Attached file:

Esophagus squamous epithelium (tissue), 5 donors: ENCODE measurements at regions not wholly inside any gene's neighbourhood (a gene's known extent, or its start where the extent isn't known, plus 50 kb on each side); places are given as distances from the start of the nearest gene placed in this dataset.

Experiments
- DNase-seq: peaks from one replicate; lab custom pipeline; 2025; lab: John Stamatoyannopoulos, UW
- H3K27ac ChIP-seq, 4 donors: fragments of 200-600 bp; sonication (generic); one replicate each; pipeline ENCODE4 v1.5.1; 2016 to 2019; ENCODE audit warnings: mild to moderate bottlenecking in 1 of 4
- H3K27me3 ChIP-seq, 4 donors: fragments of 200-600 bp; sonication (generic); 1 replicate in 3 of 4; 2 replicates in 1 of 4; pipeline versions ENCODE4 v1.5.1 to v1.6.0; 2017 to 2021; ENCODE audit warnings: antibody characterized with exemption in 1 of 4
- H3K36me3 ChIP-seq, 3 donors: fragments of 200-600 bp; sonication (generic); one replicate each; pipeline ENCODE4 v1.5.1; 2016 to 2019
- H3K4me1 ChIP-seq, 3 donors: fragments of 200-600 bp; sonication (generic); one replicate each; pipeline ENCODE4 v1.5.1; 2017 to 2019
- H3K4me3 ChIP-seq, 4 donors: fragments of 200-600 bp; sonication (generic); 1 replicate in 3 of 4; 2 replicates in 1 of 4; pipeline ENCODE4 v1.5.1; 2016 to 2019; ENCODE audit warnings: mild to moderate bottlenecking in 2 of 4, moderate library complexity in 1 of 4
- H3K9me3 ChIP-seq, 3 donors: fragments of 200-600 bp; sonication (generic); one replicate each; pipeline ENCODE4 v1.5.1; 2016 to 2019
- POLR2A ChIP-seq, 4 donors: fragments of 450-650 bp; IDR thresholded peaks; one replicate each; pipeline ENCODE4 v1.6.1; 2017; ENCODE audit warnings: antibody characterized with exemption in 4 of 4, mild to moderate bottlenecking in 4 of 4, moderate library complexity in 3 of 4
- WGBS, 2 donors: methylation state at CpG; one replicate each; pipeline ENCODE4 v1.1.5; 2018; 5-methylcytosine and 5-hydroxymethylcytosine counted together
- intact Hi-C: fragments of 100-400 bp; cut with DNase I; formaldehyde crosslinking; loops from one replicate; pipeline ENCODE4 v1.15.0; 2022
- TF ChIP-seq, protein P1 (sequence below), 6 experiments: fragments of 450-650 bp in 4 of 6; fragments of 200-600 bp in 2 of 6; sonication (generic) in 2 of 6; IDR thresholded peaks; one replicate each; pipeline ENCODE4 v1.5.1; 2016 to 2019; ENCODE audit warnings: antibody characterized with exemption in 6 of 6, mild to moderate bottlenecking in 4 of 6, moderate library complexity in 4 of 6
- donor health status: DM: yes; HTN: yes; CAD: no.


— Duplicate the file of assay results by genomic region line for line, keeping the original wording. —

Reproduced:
Esophagus squamous epithelium (tissue), 5 donors: ENCODE measurements at regions not wholly inside any gene's neighbourhood (a gene's known extent, or its start where the extent isn't known, plus 50 kb on each side); places are given as distances from the start of the nearest gene placed in this dataset.

Experiments
- DNase-seq: peaks from one replicate; lab custom pipeline; 2025; lab: John Stamatoyannopoulos, UW
- H3K27ac ChIP-seq, 4 donors: fragments of 200-600 bp; sonication (generic); one replicate each; pipeline ENCODE4 v1.5.1; 2016 to 2019; ENCODE audit warnings: mild to moderate bottlenecking in 1 of 4
- H3K27me3 ChIP-seq, 4 donors: fragments of 200-600 bp; sonication (generic); 1 replicate in 3 of 4; 2 replicates in 1 of 4; pipeline versions ENCODE4 v1.5.1 to v1.6.0; 2017 to 2021; ENCODE audit warnings: antibody characterized with exemption in 1 of 4
- H3K36me3 ChIP-seq, 3 donors: fragments of 200-600 bp; sonication (generic); one replicate each; pipeline ENCODE4 v1.5.1; 2016 to 2019
- H3K4me1 ChIP-seq, 3 donors: fragments of 200-600 bp; sonication (generic); one replicate each; pipeline ENCODE4 v1.5.1; 2017 to 2019
- H3K4me3 ChIP-seq, 4 donors: fragments of 200-600 bp; sonication (generic); 1 replicate in 3 of 4; 2 replicates in 1 of 4; pipeline ENCODE4 v1.5.1; 2016 to 2019; ENCODE audit warnings: mild to moderate bottlenecking in 2 of 4, moderate library complexity in 1 of 4
- H3K9me3 ChIP-seq, 3 donors: fragments of 200-600 bp; sonication (generic); one replicate each; pipeline ENCODE4 v1.5.1; 2016 to 2019
- POLR2A ChIP-seq, 4 donors: fragments of 450-650 bp; IDR thresholded peaks; one replicate each; pipeline ENCODE4 v1.6.1; 2017; ENCODE audit warnings: antibody characterized with exemption in 4 of 4, mild to moderate bottlenecking in 4 of 4, moderate library complexity in 3 of 4
- WGBS, 2 donors: methylation state at CpG; one replicate each; pipeline ENCODE4 v1.1.5; 2018; 5-methylcytosine and 5-hydroxymethylcytosine counted together
- intact Hi-C: fragments of 100-400 bp; cut with DNase I; formaldehyde crosslinking; loops from one replicate; pipeline ENCODE4 v1.15.0; 2022
- TF ChIP-seq, protein P1 (sequence below), 6 experiments: fragments of 450-650 bp in 4 of 6; fragments of 200-600 bp in 2 of 6; sonication (generic) in 2 of 6; IDR thresholded peaks; one replicate each; pipeline ENCODE4 v1.5.1; 2016 to 2019; ENCODE audit warnings: antibody characterized with exemption in 6 of 6, mild to moderate bottlenecking in 4 of 6, moderate library complexity in 4 of 6
- donor health status: DM: yes; HTN: yes; CAD: no.